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Vaccines and Custody

Vaccines and Custody

June 8, 2018

By Johnson/Turner Legal

stacking rocksParents work hard to make sure that they make the right decisions for their children.  Education, faith, extracurriculars, and medical decisions are just a few of the issues that parents need to review and decide for their children on a regular basis.  When parents have separated or divorced, making these decisions can become increasingly complicated, as the parents now need to make these decisions despite the other difficulties in their relationship.  One medical decision that the parents will face is whether the children should receive vaccines.

Doctor giving little girl a vaccine

At the final custody or divorce hearing, the court will make a decision on what is best for the children.  Among those decisions is the issue of legal custody.  The presumption is that parents share joint legal custody.  Legal custody is different from physical custody.  Legal custody is the ability and right of a parent to make important decisions for a child, such as where the child goes to school or church and what types of medical procedures a child will undergo.  This is clearly relevant for the issue of vaccinations.  If one parent has sole legal custody, he or she has the exclusive ability to make the decision about whether the child should be vaccinated and can do so over the objections of the parent who does not have legal custody.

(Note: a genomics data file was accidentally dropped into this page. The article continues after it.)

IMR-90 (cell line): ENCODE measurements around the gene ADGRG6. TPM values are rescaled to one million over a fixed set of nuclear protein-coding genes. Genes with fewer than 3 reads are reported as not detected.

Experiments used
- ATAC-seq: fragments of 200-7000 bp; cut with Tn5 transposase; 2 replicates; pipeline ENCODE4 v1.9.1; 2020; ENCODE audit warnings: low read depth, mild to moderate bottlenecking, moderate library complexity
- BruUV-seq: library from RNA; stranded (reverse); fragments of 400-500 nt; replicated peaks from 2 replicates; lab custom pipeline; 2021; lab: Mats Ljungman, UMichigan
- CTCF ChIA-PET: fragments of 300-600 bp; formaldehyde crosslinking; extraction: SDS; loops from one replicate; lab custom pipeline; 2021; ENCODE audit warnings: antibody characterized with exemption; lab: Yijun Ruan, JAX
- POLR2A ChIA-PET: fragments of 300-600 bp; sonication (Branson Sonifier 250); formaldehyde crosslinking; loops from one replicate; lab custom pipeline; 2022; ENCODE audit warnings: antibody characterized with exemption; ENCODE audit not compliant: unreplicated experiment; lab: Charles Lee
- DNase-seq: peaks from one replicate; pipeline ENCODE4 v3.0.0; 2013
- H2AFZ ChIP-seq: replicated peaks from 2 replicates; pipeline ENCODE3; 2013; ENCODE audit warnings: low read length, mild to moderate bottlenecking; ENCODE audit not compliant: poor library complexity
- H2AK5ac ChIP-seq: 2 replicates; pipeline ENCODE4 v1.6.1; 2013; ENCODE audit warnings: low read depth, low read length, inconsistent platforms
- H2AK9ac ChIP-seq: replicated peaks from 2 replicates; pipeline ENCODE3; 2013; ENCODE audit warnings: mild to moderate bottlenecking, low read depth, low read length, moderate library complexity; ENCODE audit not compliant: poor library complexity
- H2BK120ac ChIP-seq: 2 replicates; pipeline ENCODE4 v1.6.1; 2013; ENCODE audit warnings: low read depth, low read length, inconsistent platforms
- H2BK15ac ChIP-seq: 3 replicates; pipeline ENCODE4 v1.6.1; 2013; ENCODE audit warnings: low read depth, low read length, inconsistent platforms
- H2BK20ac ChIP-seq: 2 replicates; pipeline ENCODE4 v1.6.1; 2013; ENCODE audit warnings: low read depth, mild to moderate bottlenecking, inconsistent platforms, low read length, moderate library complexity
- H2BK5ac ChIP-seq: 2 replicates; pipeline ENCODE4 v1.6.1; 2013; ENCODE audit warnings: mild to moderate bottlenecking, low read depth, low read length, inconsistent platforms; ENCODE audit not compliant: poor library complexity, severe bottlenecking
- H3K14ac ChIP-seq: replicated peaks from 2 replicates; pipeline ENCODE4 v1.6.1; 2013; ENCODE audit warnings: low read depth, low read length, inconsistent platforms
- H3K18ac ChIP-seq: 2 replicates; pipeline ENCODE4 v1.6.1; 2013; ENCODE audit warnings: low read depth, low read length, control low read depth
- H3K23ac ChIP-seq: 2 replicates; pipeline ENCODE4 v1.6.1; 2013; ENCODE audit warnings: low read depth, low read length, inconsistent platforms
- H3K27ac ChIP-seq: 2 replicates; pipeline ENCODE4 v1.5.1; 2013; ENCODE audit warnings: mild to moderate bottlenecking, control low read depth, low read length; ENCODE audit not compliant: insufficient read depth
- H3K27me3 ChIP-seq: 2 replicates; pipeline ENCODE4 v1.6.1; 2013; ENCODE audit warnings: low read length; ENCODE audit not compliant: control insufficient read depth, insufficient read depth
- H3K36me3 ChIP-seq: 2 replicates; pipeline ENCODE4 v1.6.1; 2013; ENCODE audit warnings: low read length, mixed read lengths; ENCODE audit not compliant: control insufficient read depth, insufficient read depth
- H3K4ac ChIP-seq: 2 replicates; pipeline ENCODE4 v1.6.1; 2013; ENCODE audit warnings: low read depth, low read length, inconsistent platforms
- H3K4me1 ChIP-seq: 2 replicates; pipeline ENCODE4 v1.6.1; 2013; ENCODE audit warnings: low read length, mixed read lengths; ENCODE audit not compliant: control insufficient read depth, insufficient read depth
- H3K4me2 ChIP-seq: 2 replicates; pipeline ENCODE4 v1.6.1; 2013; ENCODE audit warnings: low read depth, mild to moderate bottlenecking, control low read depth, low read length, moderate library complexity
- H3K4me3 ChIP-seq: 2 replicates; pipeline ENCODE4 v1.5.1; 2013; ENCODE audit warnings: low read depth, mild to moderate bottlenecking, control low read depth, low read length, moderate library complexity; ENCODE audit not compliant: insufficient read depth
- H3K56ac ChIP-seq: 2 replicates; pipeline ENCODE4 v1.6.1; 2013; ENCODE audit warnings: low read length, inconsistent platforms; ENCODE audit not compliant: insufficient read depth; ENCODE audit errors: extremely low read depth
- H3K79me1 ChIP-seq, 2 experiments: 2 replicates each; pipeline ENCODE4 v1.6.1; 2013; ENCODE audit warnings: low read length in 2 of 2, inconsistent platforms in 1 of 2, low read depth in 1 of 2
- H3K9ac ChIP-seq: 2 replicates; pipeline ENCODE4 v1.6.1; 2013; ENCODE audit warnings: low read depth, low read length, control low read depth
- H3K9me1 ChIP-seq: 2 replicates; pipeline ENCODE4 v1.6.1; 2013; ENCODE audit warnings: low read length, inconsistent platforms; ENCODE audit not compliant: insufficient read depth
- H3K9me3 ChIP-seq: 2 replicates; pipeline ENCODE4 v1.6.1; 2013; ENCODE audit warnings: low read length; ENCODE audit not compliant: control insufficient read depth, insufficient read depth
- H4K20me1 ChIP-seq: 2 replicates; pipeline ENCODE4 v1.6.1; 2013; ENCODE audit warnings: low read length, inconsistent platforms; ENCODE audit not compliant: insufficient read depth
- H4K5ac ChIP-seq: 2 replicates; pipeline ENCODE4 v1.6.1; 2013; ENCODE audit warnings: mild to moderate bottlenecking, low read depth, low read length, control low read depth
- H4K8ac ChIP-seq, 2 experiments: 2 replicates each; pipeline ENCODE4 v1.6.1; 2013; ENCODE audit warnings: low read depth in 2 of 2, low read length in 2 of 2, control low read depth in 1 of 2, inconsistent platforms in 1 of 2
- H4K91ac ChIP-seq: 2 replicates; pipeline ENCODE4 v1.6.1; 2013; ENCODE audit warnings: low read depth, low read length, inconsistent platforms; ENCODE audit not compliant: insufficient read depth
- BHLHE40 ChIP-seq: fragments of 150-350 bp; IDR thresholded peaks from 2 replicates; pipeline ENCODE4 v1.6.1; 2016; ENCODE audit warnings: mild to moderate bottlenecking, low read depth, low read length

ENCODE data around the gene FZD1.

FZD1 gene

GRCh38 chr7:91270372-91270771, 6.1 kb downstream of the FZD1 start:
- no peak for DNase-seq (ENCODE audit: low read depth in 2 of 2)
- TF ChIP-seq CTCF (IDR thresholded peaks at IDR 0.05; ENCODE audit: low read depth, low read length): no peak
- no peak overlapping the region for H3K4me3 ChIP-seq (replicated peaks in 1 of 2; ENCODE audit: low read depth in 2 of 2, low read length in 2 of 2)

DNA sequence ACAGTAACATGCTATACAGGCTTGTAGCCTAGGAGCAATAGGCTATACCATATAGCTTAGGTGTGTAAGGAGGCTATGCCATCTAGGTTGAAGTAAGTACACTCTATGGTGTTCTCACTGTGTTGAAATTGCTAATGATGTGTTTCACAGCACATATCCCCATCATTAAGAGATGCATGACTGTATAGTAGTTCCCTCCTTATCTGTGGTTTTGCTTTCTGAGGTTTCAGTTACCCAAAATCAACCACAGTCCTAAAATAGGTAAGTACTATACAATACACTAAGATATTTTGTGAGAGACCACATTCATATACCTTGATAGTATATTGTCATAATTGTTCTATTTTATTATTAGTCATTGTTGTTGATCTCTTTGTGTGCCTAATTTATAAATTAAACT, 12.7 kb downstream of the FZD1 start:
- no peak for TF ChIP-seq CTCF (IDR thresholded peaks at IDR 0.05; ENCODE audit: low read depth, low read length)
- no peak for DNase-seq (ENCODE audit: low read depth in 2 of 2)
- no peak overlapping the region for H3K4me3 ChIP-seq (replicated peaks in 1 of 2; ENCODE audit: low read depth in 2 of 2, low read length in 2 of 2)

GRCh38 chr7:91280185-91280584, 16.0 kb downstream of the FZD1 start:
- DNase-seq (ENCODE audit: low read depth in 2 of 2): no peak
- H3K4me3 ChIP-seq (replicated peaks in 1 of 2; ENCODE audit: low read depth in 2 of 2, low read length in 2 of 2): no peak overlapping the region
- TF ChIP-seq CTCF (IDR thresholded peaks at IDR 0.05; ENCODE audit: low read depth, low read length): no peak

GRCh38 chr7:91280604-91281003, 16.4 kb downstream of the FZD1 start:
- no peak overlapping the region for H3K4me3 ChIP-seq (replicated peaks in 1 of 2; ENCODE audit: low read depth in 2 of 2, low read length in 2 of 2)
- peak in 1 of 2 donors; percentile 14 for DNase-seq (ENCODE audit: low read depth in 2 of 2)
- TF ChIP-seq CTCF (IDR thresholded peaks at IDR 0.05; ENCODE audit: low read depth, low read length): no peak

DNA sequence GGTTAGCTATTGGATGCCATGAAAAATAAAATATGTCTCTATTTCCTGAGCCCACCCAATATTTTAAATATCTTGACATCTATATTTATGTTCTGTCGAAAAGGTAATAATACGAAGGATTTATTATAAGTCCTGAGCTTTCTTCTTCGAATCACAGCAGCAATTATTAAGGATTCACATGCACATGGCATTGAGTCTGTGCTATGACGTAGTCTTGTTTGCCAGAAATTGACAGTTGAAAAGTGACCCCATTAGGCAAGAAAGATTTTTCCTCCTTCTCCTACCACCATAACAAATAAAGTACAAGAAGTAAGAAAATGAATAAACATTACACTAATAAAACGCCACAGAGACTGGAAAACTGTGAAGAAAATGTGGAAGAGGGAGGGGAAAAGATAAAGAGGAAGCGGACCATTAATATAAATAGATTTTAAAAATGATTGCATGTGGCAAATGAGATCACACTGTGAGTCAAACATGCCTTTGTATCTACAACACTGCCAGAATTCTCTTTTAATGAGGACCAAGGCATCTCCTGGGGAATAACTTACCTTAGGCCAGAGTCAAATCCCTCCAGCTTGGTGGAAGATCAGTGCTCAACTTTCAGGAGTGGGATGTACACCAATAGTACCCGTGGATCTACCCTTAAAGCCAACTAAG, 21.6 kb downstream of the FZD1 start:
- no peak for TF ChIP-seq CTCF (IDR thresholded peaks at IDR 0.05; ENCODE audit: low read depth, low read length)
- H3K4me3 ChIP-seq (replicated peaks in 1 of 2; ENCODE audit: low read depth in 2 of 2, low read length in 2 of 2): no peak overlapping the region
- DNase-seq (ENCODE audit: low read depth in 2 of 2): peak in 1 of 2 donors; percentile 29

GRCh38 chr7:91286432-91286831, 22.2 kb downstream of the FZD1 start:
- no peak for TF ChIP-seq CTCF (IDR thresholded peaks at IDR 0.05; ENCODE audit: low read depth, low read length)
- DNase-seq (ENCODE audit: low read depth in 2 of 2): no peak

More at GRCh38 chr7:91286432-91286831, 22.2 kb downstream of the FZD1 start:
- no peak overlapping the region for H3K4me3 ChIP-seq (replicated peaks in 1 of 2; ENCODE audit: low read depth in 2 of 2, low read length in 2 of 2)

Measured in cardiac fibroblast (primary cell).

If the parents have joint legal custody, they will need to discuss the issue of whether the children should be vaccinated and which vaccines are appropriate for their children.  In the optimal situation, the parents and the child’s physician would come to an agreement about what is best for the child and his or her health.  However, there will be some cases where the parents do not agree about what is best.  If the parents have joint legal custody, neither parent is able to get the child vaccinated over the objection of the other parent.  The parent wanting to have the child vaccinated will need to return to court to ask that the judge enter an order allowing the child to be vaccinated.  Both parents will have the opportunity to present evidence to the court about why they each believe that their position is best for the child.  This could include the child’s medical history as well as testimony from the child’s medical providers.

We have extensive experience in helping our clients with custody cases, including those involving complicated medical decisions. Contact us today to talk about your children and what we can do to help you protect their best interest.


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